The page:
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German Grammar

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Does anyone have any good hints for effectively learning German Grammar? - without all the jargon about conditional/reflex verbs and blah blah blah - my dyslexic brain can't handle that! Layman's terms would be massively helpful!

Danke peeps!

September 2, 2017



I'm dyslexic too and for me (spanish/french mostly) it helped immensely to get a textbook with all the grammar points in it and clearly laid out so if I think ah today I will work on this tense then I know exactly where it is and I only have to go find the page number and not find a good enough site on the internet which takes longer and distracts me.

As for which book, I think you just kind of have to go to a shop and open up a few pages and look at which ones are good for you. For me I tried to find ones with a more open plan of the page and a font I could actually read. My s/o actually has these colored see through sheets that you put over a page and it makes it quite a bit easier to read due to the reduction in contrast of black and white, I just perfer putting a rular under the line I am reading though if it gets to difficult or saying the most important parts outloud


I think if you can formulate a more specific question, that would help us to give you clearer feedback. Which particular aspects of the language are you finding most difficult at the moment? You mention the conditional mood and reflex verbs. Those aren't really so tough.

Think of the conditional voice/mood as language for wishy-washy people (coulda, shoulda, woulda). It's also used to be super polite. We do the same in English: I would like a glass of water versus I want a glass of water.

So in German:

Ich will (want) ein Glas Wasser


Ich möchte (would like) ein Glas Wasser.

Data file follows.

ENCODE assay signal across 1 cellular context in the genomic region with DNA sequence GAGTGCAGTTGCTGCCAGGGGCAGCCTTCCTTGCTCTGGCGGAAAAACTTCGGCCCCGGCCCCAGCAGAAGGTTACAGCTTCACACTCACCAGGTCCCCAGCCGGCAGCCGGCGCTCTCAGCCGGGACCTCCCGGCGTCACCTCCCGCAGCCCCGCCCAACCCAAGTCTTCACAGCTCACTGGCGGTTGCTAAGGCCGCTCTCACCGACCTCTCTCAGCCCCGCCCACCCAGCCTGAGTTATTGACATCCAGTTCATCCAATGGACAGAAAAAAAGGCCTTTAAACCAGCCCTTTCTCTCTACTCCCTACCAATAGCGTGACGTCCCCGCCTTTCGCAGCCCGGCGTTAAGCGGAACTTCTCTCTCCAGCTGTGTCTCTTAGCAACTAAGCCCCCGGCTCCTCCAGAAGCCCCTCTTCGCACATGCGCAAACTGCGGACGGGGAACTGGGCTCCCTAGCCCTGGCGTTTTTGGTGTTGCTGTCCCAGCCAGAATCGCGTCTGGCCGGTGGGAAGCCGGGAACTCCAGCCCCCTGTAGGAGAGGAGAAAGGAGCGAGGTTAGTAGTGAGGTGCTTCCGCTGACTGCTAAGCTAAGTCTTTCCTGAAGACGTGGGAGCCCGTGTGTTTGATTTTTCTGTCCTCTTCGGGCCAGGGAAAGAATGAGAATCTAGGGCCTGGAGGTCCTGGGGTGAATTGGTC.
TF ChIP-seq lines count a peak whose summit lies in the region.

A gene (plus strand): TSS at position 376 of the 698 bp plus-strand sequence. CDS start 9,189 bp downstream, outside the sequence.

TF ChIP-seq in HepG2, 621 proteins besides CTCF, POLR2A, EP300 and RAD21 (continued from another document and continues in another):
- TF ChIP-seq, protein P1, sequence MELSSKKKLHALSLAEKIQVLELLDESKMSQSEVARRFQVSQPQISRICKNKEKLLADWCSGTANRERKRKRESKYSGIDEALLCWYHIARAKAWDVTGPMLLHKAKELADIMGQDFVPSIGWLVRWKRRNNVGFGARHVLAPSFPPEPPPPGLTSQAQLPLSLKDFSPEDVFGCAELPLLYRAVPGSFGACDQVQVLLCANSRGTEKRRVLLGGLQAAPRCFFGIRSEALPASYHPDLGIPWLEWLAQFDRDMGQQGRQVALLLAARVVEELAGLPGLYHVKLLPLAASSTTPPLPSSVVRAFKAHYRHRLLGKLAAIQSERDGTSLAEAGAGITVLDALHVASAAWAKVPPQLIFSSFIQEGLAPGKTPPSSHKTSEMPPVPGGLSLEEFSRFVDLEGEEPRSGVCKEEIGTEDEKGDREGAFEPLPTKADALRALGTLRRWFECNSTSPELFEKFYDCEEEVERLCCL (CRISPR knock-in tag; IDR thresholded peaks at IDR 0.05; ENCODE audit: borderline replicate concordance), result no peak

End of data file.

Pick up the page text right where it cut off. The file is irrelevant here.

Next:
Or to express something that might (possibly perhaps) happen:

Das wäre toll, wenn du mitkommen könntest. That would be great if you could come.

You deal with the conditional mood a lot when talking about wishes, desires, possibilities, impossibilities etc. Again, almost exactly like we do in English so not a stretch for us native English speakers. If you are not a native English speaker, German might prove more tricky. We have an unfair advantage because the languages share so many similarities (from my personal experience). That doesn't mean German is easy, but it means at least we share some common ground upon which to stand as we lurch forward with our awkward baby legs into this complex and sometimes perplexing language.


Reflexive verbs are also not so tricky to master because we do the same thing in English:

I see myself in the mirror. I amuse myself with this iPhone game.

Ich sehe mich im Spiegel. Ich amüsiere mich mit diesem iPhone Spiel.


Hope that helps, but it does absolutely nothing in terms of helping you learn all the multitudinous options you could use in other situations. For that, you just have to learn thousands of verbs and their thousands of conjugations by heart. But remember, with regular verbs there are patterns and once you understand the underlying patterns that automatically unlocks much of the language's secrets for you. Have fun, and remember we are all part of a community here to help one another!

viele Grüße aus Berlin,



Keep it simple. Learn vocabulary, word order and last of all grammar. You are doing great at having reached level 23!!

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